To examine the influence of osteoblast function on aluminum-induced neo-osteogenesis in the mammalian species, we compared the effects of aluminum in sham-operated and thyroparathyroidectomized (TPTX) beagles. TPTX dogs received sufficient calcium carbonate and calcitriol to maintain normal plasma calcium and calcitriol levels, but developed evidence of decreased osteoblast recruitment and activity, including diminished osteoid-covered trabecular bone surface (3.22 +/- 0.21 vs. 10.95 +/- 1.30%) and a decreased osteoblast number (27.8 +/- 8.1 vs. 139.0 +/- 26.0/mm). Administration of aluminum (1.25 mg/kg i.v., three times/wk) increased the serum aluminum levels in both sham (1,087.0 +/- 276.0 vs. 2.7 +/- 0.8 micrograms/liter) and TPTX animals (2,786.0 +/- 569.0 vs. 3.6 +/- 0.8 micrograms/liter) above normal but did not alter the plasma calcium, creatinine, or PTH from control levels in either sham or TPTX dogs. After 8 wk of therapy, however, bone biopsies from sham-operated beagles displayed evidence of neo-osteogenesis including an increased bone volume (47.0 +/- 1.0 vs. 30.4 +/- 0.9%) and trabecular number (4.1 +/- 0.2 vs. 3.2 +/- 0.2/mm). Much of the enhanced volume resulted from deposition of poorly mineralized woven bone (9.9 +/- 2.7%). In contrast, biopsies from aluminum-treated TPTX animals exhibited significantly less evidence of ectopic bone formation. In this regard, bone (35.5 +/- 1.7%) and woven tissue volume (1.4 +/- 0.8%) as well as trabecular number (3.3 +/- 0.1/mm) were significantly less than those of the aluminum-treated controls. These observations illustrate that aluminum reproducibly stimulates neo-osteogenesis and induces a positive bone balance. However, this effect apparently depends on the availability of a functional osteoblast pool which, if depleted by TPTX, limits the expression of aluminum-induced new bone formation.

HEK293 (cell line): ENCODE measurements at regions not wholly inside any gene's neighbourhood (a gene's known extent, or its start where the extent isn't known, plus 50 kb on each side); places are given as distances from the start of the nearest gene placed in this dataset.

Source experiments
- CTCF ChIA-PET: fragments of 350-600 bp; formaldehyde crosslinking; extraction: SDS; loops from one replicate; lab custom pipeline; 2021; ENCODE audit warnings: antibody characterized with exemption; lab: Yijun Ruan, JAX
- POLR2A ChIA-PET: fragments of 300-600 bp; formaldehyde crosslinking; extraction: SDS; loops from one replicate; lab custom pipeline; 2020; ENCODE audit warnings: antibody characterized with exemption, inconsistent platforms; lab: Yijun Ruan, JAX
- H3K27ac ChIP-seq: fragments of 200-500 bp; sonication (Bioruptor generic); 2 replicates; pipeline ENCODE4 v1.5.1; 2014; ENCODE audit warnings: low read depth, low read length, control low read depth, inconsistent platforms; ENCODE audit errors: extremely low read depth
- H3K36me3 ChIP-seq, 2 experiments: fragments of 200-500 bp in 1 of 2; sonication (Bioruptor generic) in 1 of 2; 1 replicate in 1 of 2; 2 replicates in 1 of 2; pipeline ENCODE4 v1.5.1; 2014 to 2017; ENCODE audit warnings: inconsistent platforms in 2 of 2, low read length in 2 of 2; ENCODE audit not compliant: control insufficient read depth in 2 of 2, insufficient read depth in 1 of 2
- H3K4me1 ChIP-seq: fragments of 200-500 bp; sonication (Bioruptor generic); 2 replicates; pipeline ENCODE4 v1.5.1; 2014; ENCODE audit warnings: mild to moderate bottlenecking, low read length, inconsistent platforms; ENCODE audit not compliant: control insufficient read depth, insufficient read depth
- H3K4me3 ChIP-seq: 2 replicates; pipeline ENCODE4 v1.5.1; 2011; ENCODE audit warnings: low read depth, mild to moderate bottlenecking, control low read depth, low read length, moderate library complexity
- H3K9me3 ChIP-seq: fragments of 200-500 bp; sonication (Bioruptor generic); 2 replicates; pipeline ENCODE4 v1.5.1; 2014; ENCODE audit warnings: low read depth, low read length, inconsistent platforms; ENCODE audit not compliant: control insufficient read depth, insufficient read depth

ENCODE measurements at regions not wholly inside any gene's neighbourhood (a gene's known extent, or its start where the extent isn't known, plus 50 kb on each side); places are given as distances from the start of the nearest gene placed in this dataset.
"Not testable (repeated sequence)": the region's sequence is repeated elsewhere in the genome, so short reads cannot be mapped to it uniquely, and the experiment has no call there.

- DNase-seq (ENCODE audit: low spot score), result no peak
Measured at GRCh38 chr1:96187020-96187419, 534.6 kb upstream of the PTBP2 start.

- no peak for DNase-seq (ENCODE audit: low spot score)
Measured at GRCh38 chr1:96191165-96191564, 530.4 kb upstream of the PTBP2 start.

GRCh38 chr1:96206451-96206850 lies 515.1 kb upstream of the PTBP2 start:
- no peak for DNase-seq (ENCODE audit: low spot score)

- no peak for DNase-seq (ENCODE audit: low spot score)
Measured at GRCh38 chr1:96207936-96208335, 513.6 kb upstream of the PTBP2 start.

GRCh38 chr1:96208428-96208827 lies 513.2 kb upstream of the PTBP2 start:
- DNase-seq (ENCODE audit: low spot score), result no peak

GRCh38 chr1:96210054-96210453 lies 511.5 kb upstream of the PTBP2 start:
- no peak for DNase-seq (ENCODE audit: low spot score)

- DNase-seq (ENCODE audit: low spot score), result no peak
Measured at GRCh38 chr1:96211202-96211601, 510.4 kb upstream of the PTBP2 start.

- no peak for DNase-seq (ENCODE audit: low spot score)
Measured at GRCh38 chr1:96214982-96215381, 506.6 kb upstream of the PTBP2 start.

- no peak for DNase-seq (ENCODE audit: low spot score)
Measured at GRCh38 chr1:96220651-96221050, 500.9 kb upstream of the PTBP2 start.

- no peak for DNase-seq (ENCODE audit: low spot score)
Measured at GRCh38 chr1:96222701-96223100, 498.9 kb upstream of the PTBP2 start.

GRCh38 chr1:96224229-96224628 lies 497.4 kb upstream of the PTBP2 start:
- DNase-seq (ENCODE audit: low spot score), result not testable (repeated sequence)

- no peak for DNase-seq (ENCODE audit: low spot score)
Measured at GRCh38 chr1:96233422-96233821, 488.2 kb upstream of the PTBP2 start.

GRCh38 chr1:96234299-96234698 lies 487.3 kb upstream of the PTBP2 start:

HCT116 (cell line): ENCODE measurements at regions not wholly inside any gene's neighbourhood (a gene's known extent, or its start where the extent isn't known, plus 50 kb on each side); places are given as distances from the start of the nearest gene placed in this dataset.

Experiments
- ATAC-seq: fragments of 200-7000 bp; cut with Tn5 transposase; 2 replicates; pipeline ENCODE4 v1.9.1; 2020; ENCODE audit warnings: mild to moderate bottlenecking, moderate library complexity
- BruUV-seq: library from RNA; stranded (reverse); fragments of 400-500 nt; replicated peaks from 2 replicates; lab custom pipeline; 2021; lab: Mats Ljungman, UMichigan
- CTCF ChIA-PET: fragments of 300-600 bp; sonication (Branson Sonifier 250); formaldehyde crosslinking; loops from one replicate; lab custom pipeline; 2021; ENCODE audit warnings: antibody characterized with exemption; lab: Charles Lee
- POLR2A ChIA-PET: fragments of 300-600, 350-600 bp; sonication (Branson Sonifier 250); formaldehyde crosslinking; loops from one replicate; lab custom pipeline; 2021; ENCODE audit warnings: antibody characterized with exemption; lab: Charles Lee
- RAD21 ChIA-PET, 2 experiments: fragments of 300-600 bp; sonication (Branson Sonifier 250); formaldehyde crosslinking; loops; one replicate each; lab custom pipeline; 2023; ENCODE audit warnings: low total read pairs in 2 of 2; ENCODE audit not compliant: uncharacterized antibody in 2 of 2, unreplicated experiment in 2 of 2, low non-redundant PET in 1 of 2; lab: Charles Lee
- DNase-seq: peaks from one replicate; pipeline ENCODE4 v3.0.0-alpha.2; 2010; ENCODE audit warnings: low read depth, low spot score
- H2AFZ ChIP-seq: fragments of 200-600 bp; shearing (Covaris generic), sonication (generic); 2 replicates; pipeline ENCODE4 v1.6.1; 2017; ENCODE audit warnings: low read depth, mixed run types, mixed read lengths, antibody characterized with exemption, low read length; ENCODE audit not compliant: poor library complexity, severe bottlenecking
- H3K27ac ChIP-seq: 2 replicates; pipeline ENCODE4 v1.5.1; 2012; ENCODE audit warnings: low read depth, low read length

L D Quarles, H J Gitelman, M K Drezner
Usage data is cumulative from March 2022 through March 2023.
Usage information is collected from two different sources: this site (JCI) and Pubmed Central (PMC). JCI information (compiled daily) shows human readership based on methods we employ to screen out robotic usage. PMC information (aggregated monthly) is also similarly screened of robotic usage.
Various methods are used to distinguish robotic usage. For example, Google automatically scans articles to add to its search index and identifies itself as robotic; other services might not clearly identify themselves as robotic, or they are new or unknown as robotic. Because this activity can be misinterpreted as human readership, data may be re-processed periodically to reflect an improved understanding of robotic activity. Because of these factors, readers should consider usage information illustrative but subject to change.